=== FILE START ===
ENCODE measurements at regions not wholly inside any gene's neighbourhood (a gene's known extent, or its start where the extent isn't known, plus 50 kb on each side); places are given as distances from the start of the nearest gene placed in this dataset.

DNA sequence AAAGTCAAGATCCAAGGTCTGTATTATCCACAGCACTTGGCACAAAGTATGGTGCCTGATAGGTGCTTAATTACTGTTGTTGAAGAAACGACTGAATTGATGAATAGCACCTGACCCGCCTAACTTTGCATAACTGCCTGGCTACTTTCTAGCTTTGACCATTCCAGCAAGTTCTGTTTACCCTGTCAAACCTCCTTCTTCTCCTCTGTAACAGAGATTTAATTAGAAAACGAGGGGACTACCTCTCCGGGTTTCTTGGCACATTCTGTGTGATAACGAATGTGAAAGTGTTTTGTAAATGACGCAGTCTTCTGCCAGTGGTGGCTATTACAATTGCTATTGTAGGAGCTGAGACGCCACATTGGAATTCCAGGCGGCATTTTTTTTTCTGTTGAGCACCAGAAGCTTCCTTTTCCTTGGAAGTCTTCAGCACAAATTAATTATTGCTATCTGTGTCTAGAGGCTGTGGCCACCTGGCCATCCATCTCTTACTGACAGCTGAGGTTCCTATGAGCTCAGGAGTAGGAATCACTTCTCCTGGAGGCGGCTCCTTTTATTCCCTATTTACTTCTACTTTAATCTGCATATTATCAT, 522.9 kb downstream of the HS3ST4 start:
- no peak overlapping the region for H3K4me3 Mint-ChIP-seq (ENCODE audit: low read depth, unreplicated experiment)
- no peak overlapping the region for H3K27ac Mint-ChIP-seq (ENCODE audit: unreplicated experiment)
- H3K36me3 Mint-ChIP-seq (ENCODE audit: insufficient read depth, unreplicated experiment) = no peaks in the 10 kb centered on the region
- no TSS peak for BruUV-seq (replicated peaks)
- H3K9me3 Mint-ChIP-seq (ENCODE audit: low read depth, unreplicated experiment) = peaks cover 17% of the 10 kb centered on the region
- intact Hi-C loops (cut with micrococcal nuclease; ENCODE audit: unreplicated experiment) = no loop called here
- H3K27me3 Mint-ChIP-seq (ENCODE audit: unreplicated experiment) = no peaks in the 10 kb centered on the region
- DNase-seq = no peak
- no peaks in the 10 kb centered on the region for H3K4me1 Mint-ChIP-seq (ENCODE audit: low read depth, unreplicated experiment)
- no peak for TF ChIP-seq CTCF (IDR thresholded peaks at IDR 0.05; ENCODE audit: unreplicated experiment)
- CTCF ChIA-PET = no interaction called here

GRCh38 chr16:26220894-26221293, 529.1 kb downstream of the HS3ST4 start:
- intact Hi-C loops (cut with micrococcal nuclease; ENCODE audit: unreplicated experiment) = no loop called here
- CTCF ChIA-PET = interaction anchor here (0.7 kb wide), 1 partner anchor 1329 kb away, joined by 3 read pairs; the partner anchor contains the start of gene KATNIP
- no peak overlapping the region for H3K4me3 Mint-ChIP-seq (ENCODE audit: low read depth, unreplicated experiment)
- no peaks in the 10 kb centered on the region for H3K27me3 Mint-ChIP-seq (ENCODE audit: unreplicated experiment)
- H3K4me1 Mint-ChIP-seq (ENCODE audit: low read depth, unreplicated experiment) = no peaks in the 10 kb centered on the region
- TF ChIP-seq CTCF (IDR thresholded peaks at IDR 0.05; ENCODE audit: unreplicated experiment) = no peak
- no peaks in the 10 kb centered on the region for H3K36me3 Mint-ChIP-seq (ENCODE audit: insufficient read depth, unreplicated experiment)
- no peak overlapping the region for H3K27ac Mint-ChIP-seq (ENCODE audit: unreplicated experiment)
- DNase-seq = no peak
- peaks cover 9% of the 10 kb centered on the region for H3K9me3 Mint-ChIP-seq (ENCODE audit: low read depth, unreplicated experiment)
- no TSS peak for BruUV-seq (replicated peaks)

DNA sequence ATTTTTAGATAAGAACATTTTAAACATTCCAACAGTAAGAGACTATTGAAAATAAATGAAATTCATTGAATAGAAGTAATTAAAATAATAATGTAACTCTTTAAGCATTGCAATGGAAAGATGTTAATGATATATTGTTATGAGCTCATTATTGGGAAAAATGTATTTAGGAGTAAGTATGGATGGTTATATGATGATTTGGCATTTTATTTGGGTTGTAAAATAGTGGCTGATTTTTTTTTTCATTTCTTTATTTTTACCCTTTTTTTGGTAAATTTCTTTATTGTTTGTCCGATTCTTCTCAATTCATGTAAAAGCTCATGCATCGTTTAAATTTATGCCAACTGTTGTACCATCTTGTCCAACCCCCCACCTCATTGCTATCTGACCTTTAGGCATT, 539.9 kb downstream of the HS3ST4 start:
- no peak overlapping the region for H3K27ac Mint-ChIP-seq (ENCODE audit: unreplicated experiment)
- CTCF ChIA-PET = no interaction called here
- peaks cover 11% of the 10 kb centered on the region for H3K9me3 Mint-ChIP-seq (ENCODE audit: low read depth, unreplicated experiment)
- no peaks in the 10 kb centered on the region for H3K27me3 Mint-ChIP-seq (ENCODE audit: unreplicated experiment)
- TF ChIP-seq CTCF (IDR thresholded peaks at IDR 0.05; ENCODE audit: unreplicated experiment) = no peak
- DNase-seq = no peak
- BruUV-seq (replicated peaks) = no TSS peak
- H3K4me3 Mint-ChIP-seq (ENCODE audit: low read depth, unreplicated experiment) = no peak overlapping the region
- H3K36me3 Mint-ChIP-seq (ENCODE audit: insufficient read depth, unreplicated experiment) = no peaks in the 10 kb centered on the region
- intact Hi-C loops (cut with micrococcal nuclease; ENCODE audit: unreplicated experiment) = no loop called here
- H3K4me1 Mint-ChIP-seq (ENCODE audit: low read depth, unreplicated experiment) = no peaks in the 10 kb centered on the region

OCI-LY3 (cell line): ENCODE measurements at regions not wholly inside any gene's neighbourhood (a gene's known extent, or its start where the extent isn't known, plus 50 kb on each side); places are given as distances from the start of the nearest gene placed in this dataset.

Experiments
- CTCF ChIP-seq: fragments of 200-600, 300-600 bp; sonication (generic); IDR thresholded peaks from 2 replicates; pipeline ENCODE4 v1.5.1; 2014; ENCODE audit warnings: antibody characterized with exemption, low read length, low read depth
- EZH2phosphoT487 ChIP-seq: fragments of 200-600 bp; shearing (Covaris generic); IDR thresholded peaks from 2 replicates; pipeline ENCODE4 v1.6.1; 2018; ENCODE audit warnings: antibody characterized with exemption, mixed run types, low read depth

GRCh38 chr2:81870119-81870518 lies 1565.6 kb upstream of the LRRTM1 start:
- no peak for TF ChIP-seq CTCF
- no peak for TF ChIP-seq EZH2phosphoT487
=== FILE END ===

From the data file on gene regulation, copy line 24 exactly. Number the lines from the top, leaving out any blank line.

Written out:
- peaks cover 9% of the 10 kb centered on the region for H3K9me3 Mint-ChIP-seq (ENCODE audit: low read depth, unreplicated experiment)